AWS, Splunk and more launch cybersecurity analytics standard
AWS and other IT vendors will start building connectors based on a new standard schema meant to streamline data sharing between cybersecurity tools.
A consortium of IT vendors launched a new collaboration this week on an open source schema for cybersecurity analytics data, potentially eliminating some of what AWS calls "undifferentiated heavy lifting" for SecOps pros.
AWS and Splunk founded the project earlier this year, based on the ICD Schema developed at Symantec, now owned by Broadcom. This week they were joined by Cloudflare, CrowdStrike, DTEX, IBM Security, IronNet, JupiterOne, Okta, Palo Alto Networks, Rapid7, Salesforce, Securonix, Sumo Logic, Tanium, Trend Micro and Zscaler in unveiling the Open Cybersecurity Schema Framework (OCSF) during the Black Hat conference in Las Vegas.
Although the project is only months old, the spec is ready for vendors to begin using to create connectors into their products. AWS plans to add OCSF connectors into several SecOps services, including GuardDuty, Security Hub and Inspector.
"Lots of customers that we talk to are using lots of different security tools, and no one expects that will ever stop -- there will never be the one tool to rule them all," said Mark Ryland, director of the office of the CISO at AWS. "But at the same time, that creates data management problems because the tools don't easily speak to one another ... and [customers] want to spend more time on security outcomes and less time on data wrangling."
Mark RylandDirector of the office of the CISO, AWS
OCSF specifies standard data management elements such as event classes, data types, categories and attributes that cybersecurity analytics vendors can use to normalize data as it's ingested. Database normalization is the process of organizing data into tables for efficient and unambiguous use by relational database systems.
Enterprise IT teams are increasingly dealing with SecOps tool sprawl, particularly as companies grow through acquisition and subsidiaries bring in their own tools that may be redundant to what the parent company already uses, according to one analyst.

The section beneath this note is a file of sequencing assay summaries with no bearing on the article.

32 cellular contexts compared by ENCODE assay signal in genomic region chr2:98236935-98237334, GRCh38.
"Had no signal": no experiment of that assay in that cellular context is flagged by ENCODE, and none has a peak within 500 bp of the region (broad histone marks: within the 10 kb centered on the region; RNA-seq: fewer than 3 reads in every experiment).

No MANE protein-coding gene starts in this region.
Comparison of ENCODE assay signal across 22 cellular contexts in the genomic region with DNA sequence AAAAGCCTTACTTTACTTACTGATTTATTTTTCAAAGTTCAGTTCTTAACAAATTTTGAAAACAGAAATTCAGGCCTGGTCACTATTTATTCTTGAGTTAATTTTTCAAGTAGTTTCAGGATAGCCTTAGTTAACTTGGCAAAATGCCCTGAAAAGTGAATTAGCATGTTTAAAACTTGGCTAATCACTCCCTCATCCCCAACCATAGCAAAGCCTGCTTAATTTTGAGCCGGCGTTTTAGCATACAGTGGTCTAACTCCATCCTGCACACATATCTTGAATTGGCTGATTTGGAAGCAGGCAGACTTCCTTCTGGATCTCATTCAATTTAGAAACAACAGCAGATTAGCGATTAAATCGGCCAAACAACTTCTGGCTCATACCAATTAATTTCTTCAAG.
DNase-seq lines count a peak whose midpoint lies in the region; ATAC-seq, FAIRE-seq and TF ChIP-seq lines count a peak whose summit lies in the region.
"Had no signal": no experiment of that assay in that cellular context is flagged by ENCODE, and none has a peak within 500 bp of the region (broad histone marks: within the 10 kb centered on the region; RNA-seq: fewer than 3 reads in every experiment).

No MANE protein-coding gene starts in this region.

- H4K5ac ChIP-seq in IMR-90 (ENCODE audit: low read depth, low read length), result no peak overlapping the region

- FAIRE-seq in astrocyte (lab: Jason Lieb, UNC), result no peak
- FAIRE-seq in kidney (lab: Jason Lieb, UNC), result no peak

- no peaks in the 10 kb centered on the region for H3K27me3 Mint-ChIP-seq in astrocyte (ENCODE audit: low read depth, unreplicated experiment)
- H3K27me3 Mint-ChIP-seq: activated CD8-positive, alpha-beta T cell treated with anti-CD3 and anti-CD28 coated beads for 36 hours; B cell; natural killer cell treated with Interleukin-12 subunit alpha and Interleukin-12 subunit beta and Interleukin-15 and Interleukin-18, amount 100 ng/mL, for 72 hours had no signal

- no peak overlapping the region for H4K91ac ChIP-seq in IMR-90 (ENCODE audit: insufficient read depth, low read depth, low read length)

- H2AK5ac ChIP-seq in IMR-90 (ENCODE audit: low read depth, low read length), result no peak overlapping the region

"Depending on the size of the organization, it can be more than 20 tools," said Michelle Abraham, an analyst at IDC. "You hear stories of as many as 100."
IT systems at companies such as Zoom are becoming larger and more complex, too, leading to an increased reliance on AI-driven automation. This also makes the flow of data into cybersecurity analytics systems a more critical aspect of security operations, Abraham said.
"If you want to automate, you need things to be flowing in, and it's also not just when you get things set up," she said. "Technology moves quickly -- if one of your systems changes something that changes the data flow, that can change everything connected to it. If there's a standard, then those changes ideally ... wouldn't have as much impact on downstream systems."
Next steps: adoption and overlap
OCSF is reminiscent of, if technically different from, OpenTelemetry, a similar effort within the Cloud Native Computing Foundation (CNCF) to standardize telemetry data collection methods among distributed tracing tools. OpenTelemetry's success also inspired the CDEvents project within the Continuous Delivery Foundation this year.
Technically, OCSF doesn't have to be limited to cybersecurity events data, but that is its initial focus and there are no plans to branch into the broader telemetry space at this time, Ryland said.
However, other frameworks for cybersecurity analytics data sharing already have their own data normalization formats -- and multi-vendor interoperability alliances based on them. For example, Micro Focus security subsidiary ArcSight has an event format called CEF that's also extensible; the MITRE ATT&CK framework is another format widely used among cybersecurity tools. Both frameworks are extensible by third parties, but neither is available under an open source license. OCSF is available under an Apache v2 license.
"There are not only lots of products, but a lot of homegrown tools out there for dealing with security data," Ryland said. "We think this can reduce friction and provide some common experiences and skills -- even a security engineer who is used to this format can use it broadly."
Still, while seal of approval from several well-known IT vendors on OCSF may drive more people to use it, not every cybersecurity analytics vendor or user will be interested in replacing what they already use to normalize security event data.
"They do have a hefty list of contributors," said Carlos Casanova, an analyst at Forrester Research. "We'll have to see how it develops and where it lands in terms of becoming 'yet another' open standard, an actual standard, or no standard at all."
Beth Pariseau, senior news writer at TechTarget, is an award-winning veteran of IT journalism. She can be reached at [email protected] or on Twitter @PariseauTT.